• I knew this was right up your alley. 🙂 I think you listed some great reasons why this isn’t happening at home. I’m unsure as to why it doesn’t seem to be a priority at school. Maybe it’s simply indifference and seen as a low priority by the administration. Your experience with the playground moms proves otherwise. Thanks for sharing your thoughts on this!

  8. Done by Forty says:

    I am pessimistic that financial literacy education in secondary school will have much of an impact. The timing is all wrong: high school kids typically don’t have the ability to put that knowledge to use. They might work part time, but have few real financial obligations, no access to credit, no rent to pay, etc. When the time does roll around to make a decision on credit cards or 401k contributions at their first full-time job, just like their pre-calc, the lesson once learned has been forgotten. This article in Time had an interesting alternative: just-in-time financial educaiton

    http://business.time.com/2013/10/25/financial-education-is-all-the-rage-but-does-it-work/

    • It actually has to start much earlier than high school. My thought is that something should be done at every level – elementary, middle school, high school. While some high school students will turn a deaf ear, my experience is they can see the implications for their lives. I have juniors and seniors who work and pay for many of their own expenses (gas, clothes, eating out). We simply have to teach them something before they get to college. That’s when the big credit card companies swoop in and nail them during freshmen orientation with offers for free T-shirts if you sign up for their credit card. I’ve read other research that shows more college students are dropping out of college now because of poor finances than are dropping out due to academic failure.

  9. jefferson says:

    I wonder if there is a link between the amount of “financial education” taught in schools as well.. As a society, I think we need to make a far greater effort to help teach people the value of saving, and the dangers of living this way.

  10. As I expected, Florida ranks pretty poorly (39) as well. Like you intimated, there are many confounding factors involved and face-value correlations and judgements are sketchy at best.

    That said, basic money-management skills should be taught in school, preferably before the 10th grade to capture most of those that drop out at the “school leaving age” of 16.

    • That’s a nice point Chaz. This has to be done early before the drop out rate kicks in. I’d favor a tiered approach with teaching segments happening in upper elementary, middle school and early high school (with more advanced classes kicking in for juniors and seniors who are taking electives).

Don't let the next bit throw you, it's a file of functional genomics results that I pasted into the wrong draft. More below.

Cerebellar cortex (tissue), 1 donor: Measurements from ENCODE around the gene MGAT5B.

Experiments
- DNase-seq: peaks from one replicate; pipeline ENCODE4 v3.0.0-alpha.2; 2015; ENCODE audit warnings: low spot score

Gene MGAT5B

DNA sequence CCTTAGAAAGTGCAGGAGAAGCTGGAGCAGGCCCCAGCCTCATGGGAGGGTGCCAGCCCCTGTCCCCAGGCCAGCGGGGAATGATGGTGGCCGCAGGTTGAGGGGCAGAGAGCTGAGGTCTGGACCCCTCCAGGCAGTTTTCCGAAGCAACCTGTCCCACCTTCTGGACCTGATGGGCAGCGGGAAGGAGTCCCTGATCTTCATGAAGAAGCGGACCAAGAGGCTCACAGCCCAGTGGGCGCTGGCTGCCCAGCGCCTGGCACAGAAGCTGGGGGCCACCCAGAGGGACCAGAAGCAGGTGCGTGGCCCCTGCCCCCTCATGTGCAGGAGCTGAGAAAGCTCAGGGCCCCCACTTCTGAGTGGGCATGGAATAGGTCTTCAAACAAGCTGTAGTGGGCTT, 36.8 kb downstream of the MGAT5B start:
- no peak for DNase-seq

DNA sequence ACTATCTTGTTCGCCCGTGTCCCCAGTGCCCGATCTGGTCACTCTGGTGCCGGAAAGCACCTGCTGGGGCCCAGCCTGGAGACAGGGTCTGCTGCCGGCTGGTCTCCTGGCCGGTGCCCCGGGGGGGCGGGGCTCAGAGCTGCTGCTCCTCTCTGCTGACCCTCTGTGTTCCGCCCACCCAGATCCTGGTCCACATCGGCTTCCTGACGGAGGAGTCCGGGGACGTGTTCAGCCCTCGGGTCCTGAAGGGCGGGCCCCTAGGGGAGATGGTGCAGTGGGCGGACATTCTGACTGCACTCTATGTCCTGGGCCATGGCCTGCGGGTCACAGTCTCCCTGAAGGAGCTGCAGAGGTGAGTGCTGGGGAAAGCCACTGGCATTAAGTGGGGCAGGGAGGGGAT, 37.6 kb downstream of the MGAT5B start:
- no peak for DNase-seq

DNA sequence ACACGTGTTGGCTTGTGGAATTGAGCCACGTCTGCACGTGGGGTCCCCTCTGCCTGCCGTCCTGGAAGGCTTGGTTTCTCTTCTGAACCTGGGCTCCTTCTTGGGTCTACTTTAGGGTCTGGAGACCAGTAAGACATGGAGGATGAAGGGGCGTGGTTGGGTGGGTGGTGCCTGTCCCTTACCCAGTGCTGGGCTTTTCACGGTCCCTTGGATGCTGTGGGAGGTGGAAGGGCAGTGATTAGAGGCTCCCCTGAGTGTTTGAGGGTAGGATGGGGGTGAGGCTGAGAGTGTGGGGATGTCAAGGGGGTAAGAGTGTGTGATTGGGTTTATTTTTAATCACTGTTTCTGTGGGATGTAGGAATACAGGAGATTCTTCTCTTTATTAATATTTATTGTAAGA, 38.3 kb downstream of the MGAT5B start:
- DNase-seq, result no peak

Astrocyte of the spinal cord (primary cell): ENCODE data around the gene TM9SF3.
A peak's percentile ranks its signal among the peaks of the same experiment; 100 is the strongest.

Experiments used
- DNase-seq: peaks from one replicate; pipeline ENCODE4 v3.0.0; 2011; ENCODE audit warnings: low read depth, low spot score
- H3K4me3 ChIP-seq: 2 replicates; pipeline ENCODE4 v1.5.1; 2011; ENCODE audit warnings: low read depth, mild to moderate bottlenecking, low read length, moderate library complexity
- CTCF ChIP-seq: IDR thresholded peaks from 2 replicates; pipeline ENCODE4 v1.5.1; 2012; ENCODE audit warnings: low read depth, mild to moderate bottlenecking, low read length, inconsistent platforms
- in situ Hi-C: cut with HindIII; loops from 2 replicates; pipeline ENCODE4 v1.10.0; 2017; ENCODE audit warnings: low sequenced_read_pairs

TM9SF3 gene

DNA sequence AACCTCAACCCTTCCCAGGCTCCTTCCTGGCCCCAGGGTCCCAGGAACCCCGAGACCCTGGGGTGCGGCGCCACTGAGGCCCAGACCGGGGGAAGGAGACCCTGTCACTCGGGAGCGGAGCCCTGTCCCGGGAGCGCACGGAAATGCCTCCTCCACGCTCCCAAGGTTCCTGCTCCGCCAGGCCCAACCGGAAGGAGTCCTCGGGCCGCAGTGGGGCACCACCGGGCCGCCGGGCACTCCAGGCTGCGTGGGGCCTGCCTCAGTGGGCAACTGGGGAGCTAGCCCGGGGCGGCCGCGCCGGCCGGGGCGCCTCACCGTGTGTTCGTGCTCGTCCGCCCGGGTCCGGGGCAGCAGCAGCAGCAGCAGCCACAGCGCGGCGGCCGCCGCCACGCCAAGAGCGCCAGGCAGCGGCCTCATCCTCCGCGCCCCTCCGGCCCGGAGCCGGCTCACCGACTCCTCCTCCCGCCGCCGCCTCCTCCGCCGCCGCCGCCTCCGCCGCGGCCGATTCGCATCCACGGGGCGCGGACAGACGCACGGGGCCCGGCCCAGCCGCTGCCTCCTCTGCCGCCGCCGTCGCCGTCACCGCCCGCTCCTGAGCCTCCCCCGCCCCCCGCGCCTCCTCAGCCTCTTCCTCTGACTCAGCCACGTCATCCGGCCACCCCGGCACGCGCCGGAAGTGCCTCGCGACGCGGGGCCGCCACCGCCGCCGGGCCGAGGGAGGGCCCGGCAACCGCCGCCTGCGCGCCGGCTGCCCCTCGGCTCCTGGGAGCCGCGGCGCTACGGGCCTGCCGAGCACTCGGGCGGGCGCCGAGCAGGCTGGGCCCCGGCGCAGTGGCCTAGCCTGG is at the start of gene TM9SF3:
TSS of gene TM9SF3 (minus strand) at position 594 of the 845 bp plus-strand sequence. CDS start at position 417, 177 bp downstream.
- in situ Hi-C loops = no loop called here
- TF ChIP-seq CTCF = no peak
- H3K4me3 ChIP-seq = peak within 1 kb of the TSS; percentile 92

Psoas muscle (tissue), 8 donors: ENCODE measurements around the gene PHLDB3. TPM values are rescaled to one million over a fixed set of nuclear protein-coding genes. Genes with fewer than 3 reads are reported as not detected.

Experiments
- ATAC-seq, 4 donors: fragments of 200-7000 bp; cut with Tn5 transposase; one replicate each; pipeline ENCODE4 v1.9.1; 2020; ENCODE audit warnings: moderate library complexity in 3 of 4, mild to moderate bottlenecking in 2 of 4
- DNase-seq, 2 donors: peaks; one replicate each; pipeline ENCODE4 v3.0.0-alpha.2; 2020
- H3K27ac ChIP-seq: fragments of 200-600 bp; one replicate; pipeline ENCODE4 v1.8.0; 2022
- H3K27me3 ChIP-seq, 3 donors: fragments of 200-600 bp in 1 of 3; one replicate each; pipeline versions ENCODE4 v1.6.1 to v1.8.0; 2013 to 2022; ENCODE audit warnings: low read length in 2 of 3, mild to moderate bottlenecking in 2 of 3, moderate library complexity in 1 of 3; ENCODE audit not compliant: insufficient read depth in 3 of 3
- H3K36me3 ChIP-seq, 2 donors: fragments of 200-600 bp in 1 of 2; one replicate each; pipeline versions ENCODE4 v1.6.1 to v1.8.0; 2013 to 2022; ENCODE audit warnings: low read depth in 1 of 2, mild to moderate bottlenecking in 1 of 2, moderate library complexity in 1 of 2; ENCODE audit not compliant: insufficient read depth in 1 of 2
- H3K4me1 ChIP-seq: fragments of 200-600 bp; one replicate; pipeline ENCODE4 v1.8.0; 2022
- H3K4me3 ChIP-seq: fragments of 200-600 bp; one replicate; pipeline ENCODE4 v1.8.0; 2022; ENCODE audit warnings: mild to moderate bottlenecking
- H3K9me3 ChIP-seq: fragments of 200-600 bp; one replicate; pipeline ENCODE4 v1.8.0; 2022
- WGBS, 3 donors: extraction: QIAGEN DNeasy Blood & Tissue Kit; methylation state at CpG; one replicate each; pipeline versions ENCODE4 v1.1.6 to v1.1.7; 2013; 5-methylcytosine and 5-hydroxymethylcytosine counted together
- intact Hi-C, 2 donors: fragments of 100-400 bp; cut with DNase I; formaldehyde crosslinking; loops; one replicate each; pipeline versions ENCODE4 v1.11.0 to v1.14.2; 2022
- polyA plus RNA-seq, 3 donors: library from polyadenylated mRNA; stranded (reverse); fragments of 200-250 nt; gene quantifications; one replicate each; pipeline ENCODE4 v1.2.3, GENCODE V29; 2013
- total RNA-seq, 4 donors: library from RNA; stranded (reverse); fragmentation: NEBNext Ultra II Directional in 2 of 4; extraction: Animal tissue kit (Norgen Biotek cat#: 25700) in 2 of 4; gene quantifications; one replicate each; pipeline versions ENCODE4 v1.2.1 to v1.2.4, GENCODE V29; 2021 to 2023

• Not a bad idea! Florida requires one virtual elective for graduation – a perfect place for a required financial literacy course imo.

        • I love how the virtual school is being implemented. We are working on that initiative at our private school and the kids who have taken online classes love it. We will be looking into it for our daughter when she gets to high school.

  11. Mike GetRichWithMe says:

    Similar scenario over here in the UK..
    But its the south of England that is wealthier, healthier and better educated
    In the north things can be a bit grim
    Maybe its the pull of a big city like London

  12. This is also the bible belt which is interesting.

    • That is interesting Stefanie. And with so many verses in the Bible dedicated to the topic of money, you’d think we would know better. Maybe we are also not as spiritually aware as that description intimates.

  13. I am in NC and we are not good either. We are right there with GA. I know that here there is a lot of uneducated people living outside of the bigger cities. This is a farming state that is trying to transform, but it is hard when there are so many uneducated people.

    • There are definitely pockets all over the South that are doing better than others. In general, urban city areas will do better than rural country areas. I’ve seen that here in GA as well.

  14. My state’s numbers surprised me as well, though NY is really diverse, so it’s hard to say what’s happening in the rest of the state. Education has always been pretty important where I live; my graduating class was about 500 just from one high school, and the other probably had the same amount. It gets a little better once you get to the college statistics at least. I do agree that there should be a class on financial literacy, though. We had some home ec classes that changed quarterly, and it would have fit perfectly there.

  15. Yikes! I’m Canadian so my area wouldn’t be on the list at all, but I know it’s not doing much better. There must be a disconnect – perhaps the school curriculum is divided differently for the south, or something of that nature.

  16. Wow, I clicked through to look at MA and I have to say that I was pretty surprised at the numbers. Better than Georgia, but not by a ton. Only 48% of 8th graders are proficient in reading and only 55% are proficient in math. Those numbers are not good!

    • Yes but MA did get high marks on the Education Week Report Card. I think they were the only state that received an A rating for educational policy and performance.

      • Not a good sign when those percentages are the best we’re doing. Granted, I know next to nothing about education policy so maybe there are some underlying reasons that put more context behind those numbers. But at first glance they seem troubling.

        • I agree…I think that reflects the overall level of education in America compared to other parts of the world where education is given more of a priority. The overall grade for America on that Education Week Report Card was a C+. So we are basically doing average as a whole.

  17. Holly Johnson says:

    My state (Indiana) ranked 35th which doesn’t surprise me at all. I do agree that it might be related to a lack of education, at least on financial matters.

    • I know most of the high school students I teach are pretty illiterate when it comes to basic personal finance issues. And I’m at a private school.